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St. Michael the Archangel, 16th/17th century

This lesson will begin with an examination of the exhibit piece, St. Michael the Archangel. The concept of heroism and heroic deeds will be explored. Students will complete research on heroes and conclude by creating a narrative composition about a hero and his/her actions.

This sculpture blends two cultures; the technique used is typical of the indigenous people of Mexico, but the subject is Roman Catholic. The clergy converted the native peoples of New Spain with tremendous missionary zeal. Part of this process involved adapting their ancient worship and art forms to a new purpose, that of glorifying the church.

Artistic technique:

This sculpture was molded from a paste made of pounded corn husks mixed with certain natural plant adhesives, then it was gilded and painted. This technique was indigenous to colonial Mexico and enabled the production of statues that were very light weight in spite of their size. This sculpture also features parts carved out of colorin wood which is porous and light. It was common to use both corn cane paste and colorin wood together because of their relative lack of weight.

The indigenous artist simplified and stylized the form of St. Michael, and his head is relatively small in proportion to his body. The artist paid great attention to the detail of the armor, possibly copying ornamentation found on military garb.

Detail of armor
Detail of face
Detail of sword

More about St. Michael:

One of the most powerful engines of change in New Spain was the Roman Catholic church. Here, the church is represented by the figure of St. Michael the Archangel. He stands clad in golden armor, his sword raised in triumph. According to the New Testament, Michael drove Satan out of heaven. To Roman Catholics, he was seen as the protector of the Church.

Learning Objectives:

Students will

  • identify characteristics of a hero
  • write a narrative composition describing a heroic event

Suggested Activities/Procedures:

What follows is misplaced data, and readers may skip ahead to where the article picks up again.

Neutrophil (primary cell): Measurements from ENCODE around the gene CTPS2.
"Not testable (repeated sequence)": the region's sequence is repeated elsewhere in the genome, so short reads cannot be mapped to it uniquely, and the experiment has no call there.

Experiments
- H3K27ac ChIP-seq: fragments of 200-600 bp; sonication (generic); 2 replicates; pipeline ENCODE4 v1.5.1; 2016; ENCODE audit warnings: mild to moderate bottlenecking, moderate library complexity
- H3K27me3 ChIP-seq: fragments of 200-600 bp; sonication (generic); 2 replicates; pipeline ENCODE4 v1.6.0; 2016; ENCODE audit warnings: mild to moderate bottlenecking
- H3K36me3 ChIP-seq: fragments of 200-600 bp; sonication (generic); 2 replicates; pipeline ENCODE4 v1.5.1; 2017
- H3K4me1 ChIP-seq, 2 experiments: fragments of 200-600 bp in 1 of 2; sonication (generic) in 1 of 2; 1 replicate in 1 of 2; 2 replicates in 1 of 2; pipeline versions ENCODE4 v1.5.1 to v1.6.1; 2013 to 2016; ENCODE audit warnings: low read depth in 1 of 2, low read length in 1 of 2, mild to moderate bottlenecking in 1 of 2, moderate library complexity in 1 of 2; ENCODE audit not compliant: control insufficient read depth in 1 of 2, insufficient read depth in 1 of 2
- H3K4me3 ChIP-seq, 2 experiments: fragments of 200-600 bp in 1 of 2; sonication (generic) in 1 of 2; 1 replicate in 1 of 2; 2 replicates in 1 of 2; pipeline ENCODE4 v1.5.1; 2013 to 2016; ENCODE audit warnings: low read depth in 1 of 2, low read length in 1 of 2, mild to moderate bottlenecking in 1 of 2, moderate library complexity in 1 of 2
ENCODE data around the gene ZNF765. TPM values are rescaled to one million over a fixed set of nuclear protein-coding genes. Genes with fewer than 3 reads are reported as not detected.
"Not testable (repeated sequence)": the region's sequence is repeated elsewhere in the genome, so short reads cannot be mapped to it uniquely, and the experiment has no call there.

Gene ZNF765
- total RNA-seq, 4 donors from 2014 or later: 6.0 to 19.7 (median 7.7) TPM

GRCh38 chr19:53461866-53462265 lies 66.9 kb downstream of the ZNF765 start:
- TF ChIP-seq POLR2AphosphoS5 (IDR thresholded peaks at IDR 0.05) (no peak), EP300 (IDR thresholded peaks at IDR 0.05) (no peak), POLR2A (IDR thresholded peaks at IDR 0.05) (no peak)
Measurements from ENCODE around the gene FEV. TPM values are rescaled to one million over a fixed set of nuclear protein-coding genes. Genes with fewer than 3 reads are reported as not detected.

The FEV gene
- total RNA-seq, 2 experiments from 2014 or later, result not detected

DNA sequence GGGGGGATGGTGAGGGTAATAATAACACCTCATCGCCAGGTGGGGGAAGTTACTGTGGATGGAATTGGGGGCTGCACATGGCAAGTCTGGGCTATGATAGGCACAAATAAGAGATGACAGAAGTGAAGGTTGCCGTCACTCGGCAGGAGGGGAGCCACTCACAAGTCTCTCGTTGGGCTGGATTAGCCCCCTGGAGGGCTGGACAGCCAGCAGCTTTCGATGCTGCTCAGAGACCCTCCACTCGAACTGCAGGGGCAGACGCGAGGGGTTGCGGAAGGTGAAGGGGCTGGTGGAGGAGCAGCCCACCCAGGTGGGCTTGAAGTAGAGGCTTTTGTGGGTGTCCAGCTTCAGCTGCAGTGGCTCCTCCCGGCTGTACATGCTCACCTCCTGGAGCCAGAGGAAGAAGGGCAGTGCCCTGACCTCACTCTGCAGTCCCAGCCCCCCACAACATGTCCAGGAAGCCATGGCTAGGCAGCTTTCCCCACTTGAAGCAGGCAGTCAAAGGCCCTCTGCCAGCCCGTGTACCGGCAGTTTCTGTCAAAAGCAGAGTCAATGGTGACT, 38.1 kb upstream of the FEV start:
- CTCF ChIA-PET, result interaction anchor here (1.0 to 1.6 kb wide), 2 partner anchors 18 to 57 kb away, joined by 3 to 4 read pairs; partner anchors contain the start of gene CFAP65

1. Set Background and purpose

a. Show students the sculpture St. Michael the Archangel. Discuss the significance of his name, from the Hebrew meaning, "Who is like God?" St. Michael is noted as the guardian against evil forces. In scripture, he is considered the symbol of Good vs. Evil.
Link to the exhibit: http://www.fm.coe.uh.edu/exhibition/stmicheal/cultures_michael.html (link opens new browser window)

b. St. Michael was a hero in Roman Catholic beliefs and to the people of Vice Regal Mexico.

c. St. Michael is the Patron Saint of grocers, mariners, police, firefighters and paramedics

d. Relate his role as Patron Saint to the modern day heroes of September 11, 2001.

2. Brainstorming

a. Brainstorm the definition of a hero. Check meaning in dictionary: (hero n: a person of great courage, nobility, etc. or one admired for his/her deeds and exploits.)

b. Look at the sculpture and discuss the stance of St. Michael. How does the artist convey the concept of St. Michael as a hero in his work? (raised arm with weapon, confident stance, intense look on face)

3. Prewriting activities

a. Show students Web sites:
http://www.myhero.com/homeintro.html or http://library.thinkquest.org/C001515/ to start them thinking about what makes a hero.(link opens new browser window)
Alternate activity:
Read a book or article about someone that you consider a hero. Have the students select books about heroes.